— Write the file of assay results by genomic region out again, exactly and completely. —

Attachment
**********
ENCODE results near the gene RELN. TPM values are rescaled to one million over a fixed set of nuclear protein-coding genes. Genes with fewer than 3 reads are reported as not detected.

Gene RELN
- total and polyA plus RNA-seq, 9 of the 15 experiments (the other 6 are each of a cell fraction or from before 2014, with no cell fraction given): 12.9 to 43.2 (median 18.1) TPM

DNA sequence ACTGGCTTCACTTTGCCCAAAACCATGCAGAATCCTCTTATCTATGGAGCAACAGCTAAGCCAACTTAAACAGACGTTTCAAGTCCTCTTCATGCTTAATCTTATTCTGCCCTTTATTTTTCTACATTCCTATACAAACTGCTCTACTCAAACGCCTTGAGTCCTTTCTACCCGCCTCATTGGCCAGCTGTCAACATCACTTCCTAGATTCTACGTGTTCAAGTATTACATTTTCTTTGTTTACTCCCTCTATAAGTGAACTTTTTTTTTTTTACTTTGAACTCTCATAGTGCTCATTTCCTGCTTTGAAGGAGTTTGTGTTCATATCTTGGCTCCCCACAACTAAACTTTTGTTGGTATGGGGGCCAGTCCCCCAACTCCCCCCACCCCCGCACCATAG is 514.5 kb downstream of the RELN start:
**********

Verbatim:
ENCODE results near the gene RELN. TPM values are rescaled to one million over a fixed set of nuclear protein-coding genes. Genes with fewer than 3 reads are reported as not detected.

Gene RELN
- total and polyA plus RNA-seq, 9 of the 15 experiments (the other 6 are each of a cell fraction or from before 2014, with no cell fraction given): 12.9 to 43.2 (median 18.1) TPM

DNA sequence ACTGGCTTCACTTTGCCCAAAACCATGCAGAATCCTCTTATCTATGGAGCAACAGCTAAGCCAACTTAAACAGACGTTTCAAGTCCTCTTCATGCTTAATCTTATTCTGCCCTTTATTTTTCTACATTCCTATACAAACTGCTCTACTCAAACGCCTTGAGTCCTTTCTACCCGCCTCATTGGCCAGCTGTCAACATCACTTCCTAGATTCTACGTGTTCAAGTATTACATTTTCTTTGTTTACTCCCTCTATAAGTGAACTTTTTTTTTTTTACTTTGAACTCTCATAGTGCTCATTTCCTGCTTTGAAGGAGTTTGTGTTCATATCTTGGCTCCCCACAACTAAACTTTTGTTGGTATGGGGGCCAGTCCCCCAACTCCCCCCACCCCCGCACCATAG is 514.5 kb downstream of the RELN start: